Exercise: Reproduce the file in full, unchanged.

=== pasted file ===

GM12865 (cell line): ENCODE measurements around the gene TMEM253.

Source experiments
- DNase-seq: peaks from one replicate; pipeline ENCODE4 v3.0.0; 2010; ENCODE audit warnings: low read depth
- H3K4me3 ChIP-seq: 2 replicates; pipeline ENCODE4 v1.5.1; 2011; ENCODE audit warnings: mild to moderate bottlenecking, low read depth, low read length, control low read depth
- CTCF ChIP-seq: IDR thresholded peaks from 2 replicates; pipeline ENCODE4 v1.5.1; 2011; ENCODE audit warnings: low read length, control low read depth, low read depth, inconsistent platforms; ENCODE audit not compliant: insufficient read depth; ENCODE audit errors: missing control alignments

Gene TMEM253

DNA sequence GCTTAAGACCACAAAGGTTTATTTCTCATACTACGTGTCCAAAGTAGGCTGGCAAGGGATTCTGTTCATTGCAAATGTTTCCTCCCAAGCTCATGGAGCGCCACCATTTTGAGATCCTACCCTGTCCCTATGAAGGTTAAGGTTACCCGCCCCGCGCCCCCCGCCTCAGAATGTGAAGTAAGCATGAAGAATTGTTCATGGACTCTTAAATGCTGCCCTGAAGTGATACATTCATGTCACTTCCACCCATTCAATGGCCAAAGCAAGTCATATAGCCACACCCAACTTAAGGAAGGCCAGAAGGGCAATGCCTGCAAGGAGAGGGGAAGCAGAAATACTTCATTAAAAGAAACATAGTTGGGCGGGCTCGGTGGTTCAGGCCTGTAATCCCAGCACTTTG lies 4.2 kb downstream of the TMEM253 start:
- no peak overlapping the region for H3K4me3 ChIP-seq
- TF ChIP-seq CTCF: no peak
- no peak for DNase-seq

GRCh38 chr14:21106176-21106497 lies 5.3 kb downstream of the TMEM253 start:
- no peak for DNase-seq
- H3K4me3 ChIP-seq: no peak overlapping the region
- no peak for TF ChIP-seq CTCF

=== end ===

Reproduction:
GM12865 (cell line): ENCODE measurements around the gene TMEM253.

Source experiments
- DNase-seq: peaks from one replicate; pipeline ENCODE4 v3.0.0; 2010; ENCODE audit warnings: low read depth
- H3K4me3 ChIP-seq: 2 replicates; pipeline ENCODE4 v1.5.1; 2011; ENCODE audit warnings: mild to moderate bottlenecking, low read depth, low read length, control low read depth
- CTCF ChIP-seq: IDR thresholded peaks from 2 replicates; pipeline ENCODE4 v1.5.1; 2011; ENCODE audit warnings: low read length, control low read depth, low read depth, inconsistent platforms; ENCODE audit not compliant: insufficient read depth; ENCODE audit errors: missing control alignments

Gene TMEM253

DNA sequence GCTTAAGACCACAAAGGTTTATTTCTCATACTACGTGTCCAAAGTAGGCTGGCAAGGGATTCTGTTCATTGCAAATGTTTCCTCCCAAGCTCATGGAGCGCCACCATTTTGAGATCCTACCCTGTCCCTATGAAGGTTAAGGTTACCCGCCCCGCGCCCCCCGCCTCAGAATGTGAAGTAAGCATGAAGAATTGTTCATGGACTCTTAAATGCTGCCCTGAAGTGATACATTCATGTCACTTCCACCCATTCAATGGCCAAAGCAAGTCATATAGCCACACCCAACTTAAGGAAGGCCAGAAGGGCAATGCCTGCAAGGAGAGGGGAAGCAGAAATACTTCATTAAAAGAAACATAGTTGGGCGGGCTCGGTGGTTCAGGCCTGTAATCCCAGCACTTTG lies 4.2 kb downstream of the TMEM253 start:
- no peak overlapping the region for H3K4me3 ChIP-seq
- TF ChIP-seq CTCF: no peak
- no peak for DNase-seq

GRCh38 chr14:21106176-21106497 lies 5.3 kb downstream of the TMEM253 start:
- no peak for DNase-seq
- H3K4me3 ChIP-seq: no peak overlapping the region
- no peak for TF ChIP-seq CTCF